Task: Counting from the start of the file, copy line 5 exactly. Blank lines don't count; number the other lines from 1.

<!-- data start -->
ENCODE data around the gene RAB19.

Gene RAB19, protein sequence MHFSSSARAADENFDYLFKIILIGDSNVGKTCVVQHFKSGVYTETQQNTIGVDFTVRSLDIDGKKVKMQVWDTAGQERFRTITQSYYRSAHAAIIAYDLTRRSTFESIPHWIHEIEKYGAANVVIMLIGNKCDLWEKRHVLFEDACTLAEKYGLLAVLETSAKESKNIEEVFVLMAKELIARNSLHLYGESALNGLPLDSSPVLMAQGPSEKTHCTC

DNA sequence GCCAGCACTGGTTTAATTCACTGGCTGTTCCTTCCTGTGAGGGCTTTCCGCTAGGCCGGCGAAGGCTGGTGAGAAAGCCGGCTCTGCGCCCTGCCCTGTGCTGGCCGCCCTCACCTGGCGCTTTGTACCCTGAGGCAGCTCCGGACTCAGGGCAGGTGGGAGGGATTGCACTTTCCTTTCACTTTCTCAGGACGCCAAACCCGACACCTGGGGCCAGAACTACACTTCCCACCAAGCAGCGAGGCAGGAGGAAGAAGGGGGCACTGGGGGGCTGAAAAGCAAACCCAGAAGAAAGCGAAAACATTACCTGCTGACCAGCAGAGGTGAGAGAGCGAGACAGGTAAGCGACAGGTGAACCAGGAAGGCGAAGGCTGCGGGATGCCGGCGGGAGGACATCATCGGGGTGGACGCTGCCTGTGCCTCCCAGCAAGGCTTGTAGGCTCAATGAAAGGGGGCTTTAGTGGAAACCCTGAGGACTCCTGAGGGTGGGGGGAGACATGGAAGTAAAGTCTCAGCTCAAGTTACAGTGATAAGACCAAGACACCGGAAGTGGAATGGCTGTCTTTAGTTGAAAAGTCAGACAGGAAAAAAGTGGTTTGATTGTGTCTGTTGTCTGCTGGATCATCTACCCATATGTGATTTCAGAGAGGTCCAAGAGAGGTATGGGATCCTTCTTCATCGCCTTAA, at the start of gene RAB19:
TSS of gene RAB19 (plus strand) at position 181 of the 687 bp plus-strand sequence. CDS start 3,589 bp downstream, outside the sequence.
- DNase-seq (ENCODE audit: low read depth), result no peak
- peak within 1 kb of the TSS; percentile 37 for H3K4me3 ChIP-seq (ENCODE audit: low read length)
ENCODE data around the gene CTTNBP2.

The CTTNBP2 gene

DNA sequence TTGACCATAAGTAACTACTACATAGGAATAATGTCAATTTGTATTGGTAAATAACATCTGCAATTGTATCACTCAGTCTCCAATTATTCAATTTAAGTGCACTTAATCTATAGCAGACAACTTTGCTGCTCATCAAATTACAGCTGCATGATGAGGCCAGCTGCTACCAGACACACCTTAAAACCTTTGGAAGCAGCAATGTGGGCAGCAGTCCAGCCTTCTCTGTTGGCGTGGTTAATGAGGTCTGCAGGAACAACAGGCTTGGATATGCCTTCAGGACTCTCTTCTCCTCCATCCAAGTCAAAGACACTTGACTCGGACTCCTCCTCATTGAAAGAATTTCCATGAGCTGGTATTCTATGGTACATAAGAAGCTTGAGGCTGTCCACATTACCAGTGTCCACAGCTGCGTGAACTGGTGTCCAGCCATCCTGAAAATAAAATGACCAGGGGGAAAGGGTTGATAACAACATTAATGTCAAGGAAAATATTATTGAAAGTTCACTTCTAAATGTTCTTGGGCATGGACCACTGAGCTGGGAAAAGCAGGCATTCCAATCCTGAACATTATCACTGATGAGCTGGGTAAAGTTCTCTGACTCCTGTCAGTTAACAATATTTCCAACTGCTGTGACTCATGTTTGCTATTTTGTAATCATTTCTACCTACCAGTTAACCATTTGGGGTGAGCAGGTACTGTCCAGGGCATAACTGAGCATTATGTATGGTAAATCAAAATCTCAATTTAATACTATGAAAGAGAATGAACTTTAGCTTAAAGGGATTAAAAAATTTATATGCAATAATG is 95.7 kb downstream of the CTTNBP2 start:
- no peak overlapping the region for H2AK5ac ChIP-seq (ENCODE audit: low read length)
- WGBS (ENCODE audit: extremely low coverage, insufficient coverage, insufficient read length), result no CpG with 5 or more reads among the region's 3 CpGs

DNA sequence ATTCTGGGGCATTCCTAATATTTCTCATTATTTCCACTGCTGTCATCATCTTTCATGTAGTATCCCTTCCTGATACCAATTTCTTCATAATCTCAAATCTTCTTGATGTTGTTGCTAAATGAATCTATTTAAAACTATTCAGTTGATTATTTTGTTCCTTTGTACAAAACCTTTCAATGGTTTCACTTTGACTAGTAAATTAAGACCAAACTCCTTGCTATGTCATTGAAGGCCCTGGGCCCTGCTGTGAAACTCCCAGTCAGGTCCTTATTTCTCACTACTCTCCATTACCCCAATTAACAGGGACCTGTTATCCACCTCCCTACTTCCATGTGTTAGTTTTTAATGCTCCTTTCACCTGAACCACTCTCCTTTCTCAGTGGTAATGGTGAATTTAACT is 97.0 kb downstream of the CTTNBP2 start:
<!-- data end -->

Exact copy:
- DNase-seq (ENCODE audit: low read depth), result no peak